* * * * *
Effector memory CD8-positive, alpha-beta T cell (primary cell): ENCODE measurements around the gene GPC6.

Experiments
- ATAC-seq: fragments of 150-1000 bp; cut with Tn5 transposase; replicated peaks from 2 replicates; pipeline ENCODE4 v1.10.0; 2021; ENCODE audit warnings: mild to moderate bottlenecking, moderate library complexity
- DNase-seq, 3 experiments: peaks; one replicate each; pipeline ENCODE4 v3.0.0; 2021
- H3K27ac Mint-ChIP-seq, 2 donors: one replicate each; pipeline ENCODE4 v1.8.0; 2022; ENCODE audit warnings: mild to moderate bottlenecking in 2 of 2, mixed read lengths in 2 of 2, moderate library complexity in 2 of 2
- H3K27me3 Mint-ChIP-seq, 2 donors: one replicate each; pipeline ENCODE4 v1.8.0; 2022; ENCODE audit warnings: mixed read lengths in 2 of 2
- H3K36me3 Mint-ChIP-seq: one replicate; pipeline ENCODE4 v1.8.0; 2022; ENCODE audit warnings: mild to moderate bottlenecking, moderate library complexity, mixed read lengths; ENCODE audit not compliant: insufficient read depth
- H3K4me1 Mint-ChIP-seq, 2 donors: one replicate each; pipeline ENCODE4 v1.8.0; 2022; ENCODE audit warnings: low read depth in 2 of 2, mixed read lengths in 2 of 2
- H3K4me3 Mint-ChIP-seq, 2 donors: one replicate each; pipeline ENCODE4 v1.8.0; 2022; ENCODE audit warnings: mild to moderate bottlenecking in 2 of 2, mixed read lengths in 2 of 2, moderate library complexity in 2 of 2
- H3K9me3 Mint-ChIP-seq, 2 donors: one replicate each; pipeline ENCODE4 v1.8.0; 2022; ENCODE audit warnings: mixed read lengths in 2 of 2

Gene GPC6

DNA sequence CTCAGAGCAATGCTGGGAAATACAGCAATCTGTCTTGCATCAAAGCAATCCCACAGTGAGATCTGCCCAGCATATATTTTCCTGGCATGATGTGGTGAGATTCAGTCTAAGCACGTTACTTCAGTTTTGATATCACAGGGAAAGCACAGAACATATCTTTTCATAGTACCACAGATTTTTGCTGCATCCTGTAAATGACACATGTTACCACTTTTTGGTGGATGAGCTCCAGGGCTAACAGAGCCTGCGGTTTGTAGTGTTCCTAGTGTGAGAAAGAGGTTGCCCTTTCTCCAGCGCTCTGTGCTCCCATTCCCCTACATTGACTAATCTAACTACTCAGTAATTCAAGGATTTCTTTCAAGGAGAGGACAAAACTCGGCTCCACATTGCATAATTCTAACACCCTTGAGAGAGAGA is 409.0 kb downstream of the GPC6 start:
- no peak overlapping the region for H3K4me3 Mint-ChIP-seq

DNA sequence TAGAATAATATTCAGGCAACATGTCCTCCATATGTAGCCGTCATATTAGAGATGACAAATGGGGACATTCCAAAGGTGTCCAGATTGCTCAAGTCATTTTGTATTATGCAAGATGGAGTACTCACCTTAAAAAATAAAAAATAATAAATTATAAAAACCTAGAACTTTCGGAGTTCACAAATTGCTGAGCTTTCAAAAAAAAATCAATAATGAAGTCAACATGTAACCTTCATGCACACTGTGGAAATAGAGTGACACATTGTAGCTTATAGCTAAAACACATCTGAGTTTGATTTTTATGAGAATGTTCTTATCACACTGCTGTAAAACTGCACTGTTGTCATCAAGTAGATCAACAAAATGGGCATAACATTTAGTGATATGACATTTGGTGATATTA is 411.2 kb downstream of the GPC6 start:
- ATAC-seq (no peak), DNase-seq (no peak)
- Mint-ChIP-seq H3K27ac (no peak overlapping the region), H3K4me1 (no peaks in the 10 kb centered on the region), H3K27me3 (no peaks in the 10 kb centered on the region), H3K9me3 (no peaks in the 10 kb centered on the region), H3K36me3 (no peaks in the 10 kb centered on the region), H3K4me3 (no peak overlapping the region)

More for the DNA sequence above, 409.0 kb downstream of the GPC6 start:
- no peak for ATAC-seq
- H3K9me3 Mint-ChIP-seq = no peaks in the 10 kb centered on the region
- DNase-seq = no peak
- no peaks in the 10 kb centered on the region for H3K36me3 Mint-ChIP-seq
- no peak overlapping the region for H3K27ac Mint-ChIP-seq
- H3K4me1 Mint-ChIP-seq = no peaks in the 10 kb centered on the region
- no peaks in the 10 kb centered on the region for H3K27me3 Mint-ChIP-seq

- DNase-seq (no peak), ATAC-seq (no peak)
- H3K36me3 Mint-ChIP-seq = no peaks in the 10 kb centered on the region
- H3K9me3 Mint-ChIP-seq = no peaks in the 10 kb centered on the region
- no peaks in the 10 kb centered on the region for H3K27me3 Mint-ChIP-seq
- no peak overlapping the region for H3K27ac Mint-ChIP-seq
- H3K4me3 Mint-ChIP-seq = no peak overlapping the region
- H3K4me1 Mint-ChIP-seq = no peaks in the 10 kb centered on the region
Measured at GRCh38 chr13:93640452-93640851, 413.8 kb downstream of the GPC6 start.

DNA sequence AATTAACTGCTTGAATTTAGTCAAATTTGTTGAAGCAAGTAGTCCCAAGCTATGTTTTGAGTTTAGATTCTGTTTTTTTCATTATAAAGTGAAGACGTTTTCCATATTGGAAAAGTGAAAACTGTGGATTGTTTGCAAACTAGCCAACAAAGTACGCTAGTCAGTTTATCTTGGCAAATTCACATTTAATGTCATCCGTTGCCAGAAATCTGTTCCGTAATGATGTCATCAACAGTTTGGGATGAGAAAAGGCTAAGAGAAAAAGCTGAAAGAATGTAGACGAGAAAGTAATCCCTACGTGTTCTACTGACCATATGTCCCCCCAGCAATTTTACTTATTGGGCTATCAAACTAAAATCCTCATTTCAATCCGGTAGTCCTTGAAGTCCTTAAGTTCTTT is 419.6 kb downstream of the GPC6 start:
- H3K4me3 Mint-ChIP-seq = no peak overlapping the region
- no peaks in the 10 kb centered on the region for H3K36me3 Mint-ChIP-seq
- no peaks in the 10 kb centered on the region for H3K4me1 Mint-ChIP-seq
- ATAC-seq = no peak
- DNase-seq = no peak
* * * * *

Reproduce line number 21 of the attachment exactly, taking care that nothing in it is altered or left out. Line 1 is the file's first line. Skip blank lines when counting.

- no peaks in the 10 kb centered on the region for H3K36me3 Mint-ChIP-seq